He nodded, but didn't take his eyes from the sea.
"So what have you lost?"
"Only myself," he said. "An outsider, with magic. Someone like you. He has taken power from me."
"If you lost something important, then you and I have more in common than I have with the person who took it from you, even if he is an a-hole like me."
Now the man smiled, and Marla saw he was missing most of his teeth. Not all of them, but several, and the remaining teeth were smeared with the blood oozing from his gums.
"You've got to tell me the name of your dentist, so I can make sure I never, ever go to him."
"Do you have sharks where you come from, Marla?" He might have been addressing the waves.
"Sure, my city's on a bay on the east coast of the mainland. Sometimes we get sharks, though not often."
He nodded. "We have many sharks here." He paused. "I am a shark."
Marla mulled this over. She'd known many people who could appear to turn into animals, and at least two people who could actually turn into animals, but never a... "Were-shark?" she said.
"Shark god," he said, with some dignity.
Marla squinted at him, concentrating hard. She had the ability to see well beyond the normal limits of human sight, but using that vision gave her headaches. Still, now that she really looked, she could see: the shape of the world bent around this man, like he was a bowling ball resting on top of a bed, the surface sagging and deforming under his weight. Metaphysically speaking. "I was a goddess myself, once, for a while. I guess I still am, a little. But only by marriage."
He just nodded.
Tough room, Marla thought, but it was just as well. The goddess thing was a long story, and one she didn't feel like telling.
Ka'ohu said, "I am not one of the great gods. There are many shark gods, and many aumakua--ancestral spirits--who manifest as sharks. We are a multitude. But I have some power, including the power to transform myself into a man, and then into a shark again... power which has been stolen from me, trapping me in this form."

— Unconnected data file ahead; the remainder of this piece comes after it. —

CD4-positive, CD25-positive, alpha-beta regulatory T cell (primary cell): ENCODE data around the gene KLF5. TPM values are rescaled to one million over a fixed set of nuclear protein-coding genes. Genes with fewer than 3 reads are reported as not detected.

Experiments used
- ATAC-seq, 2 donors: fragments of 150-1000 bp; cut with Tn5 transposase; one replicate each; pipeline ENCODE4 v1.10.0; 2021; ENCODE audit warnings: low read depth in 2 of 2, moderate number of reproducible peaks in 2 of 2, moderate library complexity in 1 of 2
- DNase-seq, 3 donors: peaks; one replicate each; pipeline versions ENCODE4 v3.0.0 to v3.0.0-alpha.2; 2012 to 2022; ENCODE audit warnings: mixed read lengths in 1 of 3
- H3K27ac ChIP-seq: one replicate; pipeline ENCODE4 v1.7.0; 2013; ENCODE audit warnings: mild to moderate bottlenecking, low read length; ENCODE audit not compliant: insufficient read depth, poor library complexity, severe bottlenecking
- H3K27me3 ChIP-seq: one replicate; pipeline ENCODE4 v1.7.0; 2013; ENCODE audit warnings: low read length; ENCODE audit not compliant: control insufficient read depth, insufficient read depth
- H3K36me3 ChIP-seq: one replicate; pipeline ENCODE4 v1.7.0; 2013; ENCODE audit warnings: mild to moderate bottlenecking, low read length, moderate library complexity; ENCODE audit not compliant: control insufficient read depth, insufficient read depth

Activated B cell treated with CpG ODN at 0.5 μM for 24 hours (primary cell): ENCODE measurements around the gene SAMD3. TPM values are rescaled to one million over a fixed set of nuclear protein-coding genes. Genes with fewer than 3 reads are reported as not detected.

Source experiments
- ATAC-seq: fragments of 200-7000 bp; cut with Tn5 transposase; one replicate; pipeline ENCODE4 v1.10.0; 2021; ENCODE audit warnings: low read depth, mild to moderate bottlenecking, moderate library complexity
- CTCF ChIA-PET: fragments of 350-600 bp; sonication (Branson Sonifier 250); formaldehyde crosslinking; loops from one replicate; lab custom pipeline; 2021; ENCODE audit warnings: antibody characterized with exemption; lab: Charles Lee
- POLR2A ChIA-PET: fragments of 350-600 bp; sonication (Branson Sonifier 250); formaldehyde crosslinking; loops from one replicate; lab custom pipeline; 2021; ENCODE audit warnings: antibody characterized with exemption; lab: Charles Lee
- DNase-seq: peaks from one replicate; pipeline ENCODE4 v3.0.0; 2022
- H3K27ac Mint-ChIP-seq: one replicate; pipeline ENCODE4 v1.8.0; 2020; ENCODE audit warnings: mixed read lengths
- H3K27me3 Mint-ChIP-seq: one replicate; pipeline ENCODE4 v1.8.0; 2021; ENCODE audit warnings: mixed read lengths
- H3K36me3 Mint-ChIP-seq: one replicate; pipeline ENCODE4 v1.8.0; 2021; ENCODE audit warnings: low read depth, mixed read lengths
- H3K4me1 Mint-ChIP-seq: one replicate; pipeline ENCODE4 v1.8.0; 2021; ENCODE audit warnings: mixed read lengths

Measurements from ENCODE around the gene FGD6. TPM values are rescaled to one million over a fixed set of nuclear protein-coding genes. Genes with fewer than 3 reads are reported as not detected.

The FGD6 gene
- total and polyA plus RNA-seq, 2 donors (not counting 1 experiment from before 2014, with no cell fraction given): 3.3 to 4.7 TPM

"Something to do with those missing teeth, I'd guess?"
"The teeth will grow back, but I fear the magic is stolen forever. Some days ago a man--an a-hole, as you would say--appeared in a small boat. He threw a net over me, and dragged me into the air. I transformed into a man, expecting to terrify him, but he stunned me, somehow, and I lost consciousness, and when I woke, he was ripping out my teeth with a pair of pliers. I tried to transform, and could not, but I managed to leap over the edge of the boat and swim to safety. Since then, however, I have been unable to change."
Marla sighed. "Sounds like you could use an occult detective."
"Never mind. Just me succumbing to the inevitable. Can you describe the guy?"
He shook his head. "You all look alike to me."
"Look closer, then," Marla prodded. "Really look at the memory. Me, if a guy ripped my teeth out, I bet I could draw a picture of him freehand." Someone had ripped her jaw off, once, and she did indeed remember his acne-scarred face very well.
Ka'ohu frowned. "His hair was long and greasy, dark. He was thin, and didn't seem strong enough to haul a shark my size into a boat, but he did it. He wore smoked glasses with round lenses." He shook his head. "That's all."